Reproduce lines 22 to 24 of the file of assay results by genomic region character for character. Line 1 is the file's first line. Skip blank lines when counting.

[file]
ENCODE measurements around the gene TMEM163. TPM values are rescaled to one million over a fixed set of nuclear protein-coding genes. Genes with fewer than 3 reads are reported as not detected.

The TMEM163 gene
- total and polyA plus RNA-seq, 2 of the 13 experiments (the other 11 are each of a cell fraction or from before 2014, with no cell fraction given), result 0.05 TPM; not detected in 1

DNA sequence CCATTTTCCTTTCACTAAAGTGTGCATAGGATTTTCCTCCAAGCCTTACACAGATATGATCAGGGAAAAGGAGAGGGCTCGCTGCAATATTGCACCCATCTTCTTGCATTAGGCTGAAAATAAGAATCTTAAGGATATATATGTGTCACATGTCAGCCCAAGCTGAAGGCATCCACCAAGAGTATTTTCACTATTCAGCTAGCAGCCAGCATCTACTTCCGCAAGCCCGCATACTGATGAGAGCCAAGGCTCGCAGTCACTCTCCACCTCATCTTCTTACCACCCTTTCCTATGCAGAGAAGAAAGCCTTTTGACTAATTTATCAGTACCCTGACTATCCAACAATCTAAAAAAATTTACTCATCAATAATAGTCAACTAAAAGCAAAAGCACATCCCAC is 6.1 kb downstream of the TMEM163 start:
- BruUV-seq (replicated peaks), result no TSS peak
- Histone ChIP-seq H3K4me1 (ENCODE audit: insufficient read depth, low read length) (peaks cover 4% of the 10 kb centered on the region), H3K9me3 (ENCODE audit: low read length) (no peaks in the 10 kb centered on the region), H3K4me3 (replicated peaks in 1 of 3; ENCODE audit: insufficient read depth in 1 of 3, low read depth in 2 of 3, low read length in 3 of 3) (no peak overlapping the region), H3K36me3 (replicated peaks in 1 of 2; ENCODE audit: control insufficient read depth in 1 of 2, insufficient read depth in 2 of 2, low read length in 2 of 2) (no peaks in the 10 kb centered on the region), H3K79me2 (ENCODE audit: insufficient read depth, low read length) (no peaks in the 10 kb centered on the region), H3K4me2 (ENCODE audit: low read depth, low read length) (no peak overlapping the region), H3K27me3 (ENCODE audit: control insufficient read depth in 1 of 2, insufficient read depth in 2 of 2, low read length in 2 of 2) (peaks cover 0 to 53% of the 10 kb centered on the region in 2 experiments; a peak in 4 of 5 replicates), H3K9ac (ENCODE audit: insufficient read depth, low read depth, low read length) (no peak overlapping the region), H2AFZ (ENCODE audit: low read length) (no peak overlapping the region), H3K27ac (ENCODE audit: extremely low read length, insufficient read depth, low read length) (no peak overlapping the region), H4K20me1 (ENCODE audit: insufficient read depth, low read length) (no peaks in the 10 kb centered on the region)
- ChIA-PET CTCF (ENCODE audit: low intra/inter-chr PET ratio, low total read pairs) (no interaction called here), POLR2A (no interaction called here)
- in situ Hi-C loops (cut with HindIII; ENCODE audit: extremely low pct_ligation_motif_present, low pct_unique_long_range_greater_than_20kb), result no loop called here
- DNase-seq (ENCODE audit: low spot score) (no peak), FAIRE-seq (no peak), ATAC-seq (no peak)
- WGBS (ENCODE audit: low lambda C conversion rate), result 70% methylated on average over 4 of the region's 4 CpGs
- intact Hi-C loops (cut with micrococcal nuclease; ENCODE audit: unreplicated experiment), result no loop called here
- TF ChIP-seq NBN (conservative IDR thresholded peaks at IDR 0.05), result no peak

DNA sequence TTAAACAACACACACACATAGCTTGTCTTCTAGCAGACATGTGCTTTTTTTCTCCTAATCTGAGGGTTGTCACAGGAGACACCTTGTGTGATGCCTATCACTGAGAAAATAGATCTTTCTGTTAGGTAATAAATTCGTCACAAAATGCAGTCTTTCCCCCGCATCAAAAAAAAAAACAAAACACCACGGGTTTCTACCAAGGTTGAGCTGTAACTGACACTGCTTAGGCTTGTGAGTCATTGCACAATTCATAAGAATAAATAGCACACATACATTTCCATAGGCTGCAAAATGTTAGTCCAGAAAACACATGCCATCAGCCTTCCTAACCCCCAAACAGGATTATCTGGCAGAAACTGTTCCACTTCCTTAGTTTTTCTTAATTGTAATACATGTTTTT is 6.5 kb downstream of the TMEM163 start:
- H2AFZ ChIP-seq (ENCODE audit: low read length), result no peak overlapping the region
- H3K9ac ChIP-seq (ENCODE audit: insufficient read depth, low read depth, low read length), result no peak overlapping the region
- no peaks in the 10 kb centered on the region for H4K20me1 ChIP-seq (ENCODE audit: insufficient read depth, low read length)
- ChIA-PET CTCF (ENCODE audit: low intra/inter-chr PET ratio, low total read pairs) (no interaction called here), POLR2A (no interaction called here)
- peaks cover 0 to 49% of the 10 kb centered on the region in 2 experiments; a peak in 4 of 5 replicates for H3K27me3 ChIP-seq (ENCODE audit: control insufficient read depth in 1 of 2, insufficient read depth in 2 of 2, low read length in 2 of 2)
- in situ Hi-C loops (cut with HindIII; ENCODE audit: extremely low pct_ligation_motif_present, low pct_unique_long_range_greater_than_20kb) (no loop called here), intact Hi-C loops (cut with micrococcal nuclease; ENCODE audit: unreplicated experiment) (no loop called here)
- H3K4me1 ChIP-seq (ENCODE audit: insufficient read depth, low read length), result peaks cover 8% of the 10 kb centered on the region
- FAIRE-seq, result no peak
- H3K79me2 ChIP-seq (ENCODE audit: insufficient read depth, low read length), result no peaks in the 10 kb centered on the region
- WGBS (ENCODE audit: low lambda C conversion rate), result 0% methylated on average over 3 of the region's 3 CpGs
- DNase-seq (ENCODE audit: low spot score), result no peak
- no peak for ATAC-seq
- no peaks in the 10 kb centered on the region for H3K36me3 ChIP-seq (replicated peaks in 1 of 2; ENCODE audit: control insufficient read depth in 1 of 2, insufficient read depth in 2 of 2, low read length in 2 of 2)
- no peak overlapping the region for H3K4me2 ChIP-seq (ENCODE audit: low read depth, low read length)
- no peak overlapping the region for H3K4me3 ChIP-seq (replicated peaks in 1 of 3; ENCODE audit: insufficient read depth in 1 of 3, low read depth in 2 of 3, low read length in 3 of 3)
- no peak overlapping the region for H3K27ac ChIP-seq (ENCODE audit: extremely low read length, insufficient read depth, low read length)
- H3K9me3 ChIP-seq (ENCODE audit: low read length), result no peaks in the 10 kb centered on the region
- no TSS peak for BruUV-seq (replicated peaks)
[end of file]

- H3K79me2 ChIP-seq (ENCODE audit: insufficient read depth, low read length), result no peaks in the 10 kb centered on the region
- WGBS (ENCODE audit: low lambda C conversion rate), result 0% methylated on average over 3 of the region's 3 CpGs
- DNase-seq (ENCODE audit: low spot score), result no peak